At the same time, however, he must know better. His own second name is Mujahid, which means “a fighter in the jihad”. Not only that, but his mosque is, like most others in the UK, Deobandi in orientation; and it is out of Deobandi madrasas [Islamic religious schools] that the Taliban originated. Deobandi Islam, although mainstream, has over the years appealed to Muslims in Pakistan and abroad who have a fundamentalist disposition. Qureshi cannot be unaware of that. It is hard to be a reasonably knowledgeable Muslim and not know that calls for violence pervade the Qur’an and sacred Traditions, or that Islamic armies have been fighting European Christians, Indian Hindus, and others since the 7th century.
What we in the West know is that a string of modern politicians and churchmen in Europe and North America have, like Qureshi, insisted — perhaps in a sometimes-desperate attempt to dissociate Islamic terrorism from the religion of Islam — that Islam is a religion of peace. The violence, they say, is a perversion of Islam, and they say this even as terrorist after terrorist invokes Islam as his motivation and shouts “Allahu Akbar!” [“Allah is the greatest!”] while committing the crime. Terrorist groups, such as al-Qaeda and Islamic State, confidently quote the Qur’an, Traditions [Hadith] and shari’a legislation to justify their attacks.
Western leaders often turn to Muslim imams and scholars to confirm their view that Islam is essentially like modern Judaism or Christianity, if not a mirror image of the Quaker religion. A major expression of this approach is a book by a leading Pakistani scholar, Muhammad Tahir-ul-Qadri. Translated into English, this book of some 400 pages is entitled, Fatwa on Terrorism and Suicide Bombings (London, 2010). It has been widely praised as an outstanding authoritative text that demonstrates that terrorism of any kind is contrary to Islamic teachings and law — an argument reinforced by hundreds of citations from the Qur’an, Traditions, and a host of classical Muslim authorities.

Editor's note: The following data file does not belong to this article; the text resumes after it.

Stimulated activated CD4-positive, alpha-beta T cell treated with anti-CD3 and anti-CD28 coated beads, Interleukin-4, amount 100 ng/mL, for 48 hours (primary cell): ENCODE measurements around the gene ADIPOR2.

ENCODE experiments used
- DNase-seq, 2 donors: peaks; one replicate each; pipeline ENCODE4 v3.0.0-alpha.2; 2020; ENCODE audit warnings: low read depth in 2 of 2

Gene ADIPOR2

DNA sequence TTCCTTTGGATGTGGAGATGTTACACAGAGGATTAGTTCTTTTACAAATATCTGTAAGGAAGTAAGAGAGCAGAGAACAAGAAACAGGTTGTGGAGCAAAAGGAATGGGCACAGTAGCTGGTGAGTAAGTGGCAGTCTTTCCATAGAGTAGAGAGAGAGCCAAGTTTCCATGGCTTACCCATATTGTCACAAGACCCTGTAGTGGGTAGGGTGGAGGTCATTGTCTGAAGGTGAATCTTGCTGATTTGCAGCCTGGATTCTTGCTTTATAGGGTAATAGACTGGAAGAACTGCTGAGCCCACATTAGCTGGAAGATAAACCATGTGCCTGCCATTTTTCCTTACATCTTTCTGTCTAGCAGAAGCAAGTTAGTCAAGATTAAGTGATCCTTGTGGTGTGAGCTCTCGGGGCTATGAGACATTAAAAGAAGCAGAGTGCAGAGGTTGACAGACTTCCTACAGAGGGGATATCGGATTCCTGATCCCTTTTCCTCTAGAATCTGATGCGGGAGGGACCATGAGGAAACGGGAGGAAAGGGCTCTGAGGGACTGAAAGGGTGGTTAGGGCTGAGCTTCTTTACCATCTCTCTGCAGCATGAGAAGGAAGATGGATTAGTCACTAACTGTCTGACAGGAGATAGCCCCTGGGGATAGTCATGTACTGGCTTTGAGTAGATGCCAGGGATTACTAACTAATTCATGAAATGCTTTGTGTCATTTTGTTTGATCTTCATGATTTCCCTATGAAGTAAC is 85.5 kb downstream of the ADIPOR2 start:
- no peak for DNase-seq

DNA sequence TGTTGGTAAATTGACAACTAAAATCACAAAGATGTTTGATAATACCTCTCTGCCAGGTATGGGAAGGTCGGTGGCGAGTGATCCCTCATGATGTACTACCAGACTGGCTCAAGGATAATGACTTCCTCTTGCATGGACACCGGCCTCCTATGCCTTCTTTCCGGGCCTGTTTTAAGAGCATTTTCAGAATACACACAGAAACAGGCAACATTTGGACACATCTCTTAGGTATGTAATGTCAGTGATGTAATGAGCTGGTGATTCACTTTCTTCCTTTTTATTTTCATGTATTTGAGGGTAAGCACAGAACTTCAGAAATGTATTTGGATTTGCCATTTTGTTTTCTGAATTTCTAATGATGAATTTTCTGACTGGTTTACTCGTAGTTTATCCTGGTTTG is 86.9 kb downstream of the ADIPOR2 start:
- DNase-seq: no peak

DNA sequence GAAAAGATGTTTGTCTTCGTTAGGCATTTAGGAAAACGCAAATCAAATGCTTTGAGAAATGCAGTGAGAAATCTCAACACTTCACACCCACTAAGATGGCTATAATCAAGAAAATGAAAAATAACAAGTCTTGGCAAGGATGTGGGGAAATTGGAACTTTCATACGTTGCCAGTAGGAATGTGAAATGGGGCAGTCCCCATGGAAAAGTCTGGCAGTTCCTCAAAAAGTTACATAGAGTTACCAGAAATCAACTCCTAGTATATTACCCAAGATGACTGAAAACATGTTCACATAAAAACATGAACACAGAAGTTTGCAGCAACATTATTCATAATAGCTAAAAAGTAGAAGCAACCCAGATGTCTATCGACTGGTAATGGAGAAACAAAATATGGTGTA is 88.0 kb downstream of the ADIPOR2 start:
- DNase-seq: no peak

Muhammad Tahir-ul-Qadri (1951-) is a scholar and religious leader with an LLB and a PhD in Islamic Law; a politician (he founded the anti-government Pakistan Awami Tehreek party in 1989), and an international speaker. He is touted as having studied since childhood the many branches of religious studies under his father and other teachers, and having authored on Islamic topics one thousand books (not an uncommon claim among Muslim writers). He comes from a Barelvi/Sufi background, the main opposition to Deobandi Islam in Pakistan and abroad. Qadri is also the head of Minhaj-ul-Quran, an international organization that promotes Islamic moderation and inter-faith work.
Qadri and his organization have made a mark on political and religious leaders in many places. On September 24, 2011, Minhaj-ul-Quran held a large conference in London’s Wembley Arena. Qadri and other speakers issued a declaration of peace on behalf of representatives of several religions, scholars and politicians. The conference was endorsed by the Rector of Al-Azhar University (the chief academy in the Sunni Islamic world); Ban Ki-Moon (Secretary General of the UN); Ekmeleddin Ihsanoglu (Secretary General of the Organisation of Islamic Cooperation); David Cameron (British Prime Minister); Nick Clegg (British Deputy Prime Minister) and Rowan Williams (Archbishop of Canterbury), among others.
It is not surprising, then, that Qadri’s fatwa has made a great impression on many concerned about terrorism instigated and carried out by organizations that lay claim to a connection with Islam. There can be no doubt that a condemnation of Islamic terrorism coming from an eminent Muslim figure is an important contribution to the struggle to contain and eventually eliminate not just the terror but the radicalisation that inevitably precedes it.
At the same time, however, it may be argued that while Qadri presents strong religious rulings that reject acts such as suicide bombings that characterise modern movements as in Islamic State, he fails to prove his claim that, “Islam is a religion of peace and security, and it urges others to pursue the path of peace and protection” (p. 21). His fatwa, in fact, only proves that certain types of violence and certain types of victims are illegal within Islamic scripture and law. It does not show that Islam is, in its essence, a pacifist, peace-loving faith. Let us try to disentangle this.